Melissa Monteiro, CEO CMRC said “we have been working tirelessly to provide settlement support to many diverse migrant and refugee communities to build their capacity in order for them to become self reliant. We aim to equip our communities so they can contribute positively to society in all facets, culturally, economically, environmentally and politically.”

 CMRC CEO Melissa Monteiro talks about the critical role CMRC players in empowering communities

CMRC CEO Melissa Monteiro talks about the critical role CMRC players in empowering communities

Key CMRC stakeholders also spoke of the importance of CALD service providers like CMRC. Anne Flint, Principal of Holroyd School said “We are the largest special needs school in NSW with 188 students, who have a wide spectrum of disabilities. We have 35 different cultural groups, many of whom are migrants and refugees. 

They feel the dual edge of social isolation and having a child with a disability often without family support networks. We spend a significant part of our role in connecting our families with services and trying to put them on a path of empowerment to build their capacity, which takes away from our core business of education, creating extra strain on our staff.

 Holroyd School Principal Anne Flint talks about the value CMRC has added to her school and its families

Holroyd School Principal Anne Flint talks about the value CMRC has added to her school and its families

My long term vision with working with Margarita (Early Intervention and Perinatal Support, Manager CMRC) and Anisha is to have them come and live at our school, they’ve done so much for us and developed a great rapport, trust and connections with our families and school. They’ve educated our families on how to negotiate the NDIS, positive parenting practices and services they have rights to. We are extremely blessed to have them, it allows us to do our role which is education.”

Health and Wellness Expo

People from CALD backgrounds across Western Sydney will gather at Auburn Centre for Community this Thursday 15th February for the Health and Wellness Expo. 

Attendees will receive free health check ups on the day from health care professionals, learn about preventative measures they can take to safeguard their health and about health care services available to them.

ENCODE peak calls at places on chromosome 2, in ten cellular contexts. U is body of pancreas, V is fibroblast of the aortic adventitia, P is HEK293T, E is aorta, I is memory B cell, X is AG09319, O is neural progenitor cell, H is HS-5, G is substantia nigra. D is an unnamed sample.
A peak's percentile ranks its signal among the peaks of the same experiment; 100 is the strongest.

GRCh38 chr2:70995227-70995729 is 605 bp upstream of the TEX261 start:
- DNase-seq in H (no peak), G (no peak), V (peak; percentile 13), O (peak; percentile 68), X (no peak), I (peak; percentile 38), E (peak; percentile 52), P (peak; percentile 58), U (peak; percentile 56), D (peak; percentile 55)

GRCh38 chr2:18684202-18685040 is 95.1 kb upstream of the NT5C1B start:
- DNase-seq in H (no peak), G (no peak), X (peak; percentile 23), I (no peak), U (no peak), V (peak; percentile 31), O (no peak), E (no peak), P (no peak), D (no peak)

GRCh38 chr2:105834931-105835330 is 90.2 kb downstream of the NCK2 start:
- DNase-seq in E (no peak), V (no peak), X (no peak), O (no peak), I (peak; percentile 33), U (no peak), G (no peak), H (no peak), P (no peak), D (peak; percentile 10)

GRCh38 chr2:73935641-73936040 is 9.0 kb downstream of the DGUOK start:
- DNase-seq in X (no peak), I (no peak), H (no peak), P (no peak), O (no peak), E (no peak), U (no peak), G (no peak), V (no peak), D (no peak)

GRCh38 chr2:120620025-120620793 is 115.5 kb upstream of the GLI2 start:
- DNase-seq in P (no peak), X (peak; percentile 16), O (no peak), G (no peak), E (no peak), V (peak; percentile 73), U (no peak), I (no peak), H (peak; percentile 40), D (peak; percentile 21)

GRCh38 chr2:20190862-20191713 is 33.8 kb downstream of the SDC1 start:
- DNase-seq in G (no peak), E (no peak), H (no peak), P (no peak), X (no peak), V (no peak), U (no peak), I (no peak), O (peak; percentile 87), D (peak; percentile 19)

Dalya Karezi speaks with a young person during a community forum in Guildford

Dalya Karezi speaks with a young person during a community forum in Guildford

Dalya Karezi, Tobacco Health Officer for Community Migrant Resource Centre (CMRC) works specifically with Middle Eastern communities to educate them about the dangers of all forms of smoking. She spoke about the intent behind the forum, "The aim is to motivate the community and make them proactive about their health. We want to let them know that health is primary for them and to not only think about health in terms of pathological diseases, but in a more holistic sense."

Dalya has been working closely with Arabic speaking populations and healthcare professionals in the Cumberland local government area over the past several months to develop a Tobacco Control Program. "The program cuts across four levels of engagement, training GPs and specialists, building a model for youth, training frontline staff and finally community engagement." 

 Dalya speaks to community members about Tobaco cessation at a community forum about NDIS in Holroyd

Dalya speaks to community members about Tobaco cessation at a community forum about NDIS in Holroyd

"On all levels the aim is to enable individuals to make healthier choices and facilitate others around them to do the same." Dalya will be at the Expo to answer questions about what practical steps people can take towards smoking cessation and also provide carbon monoxide testing for individuals. 

For more details about the expo visit the following link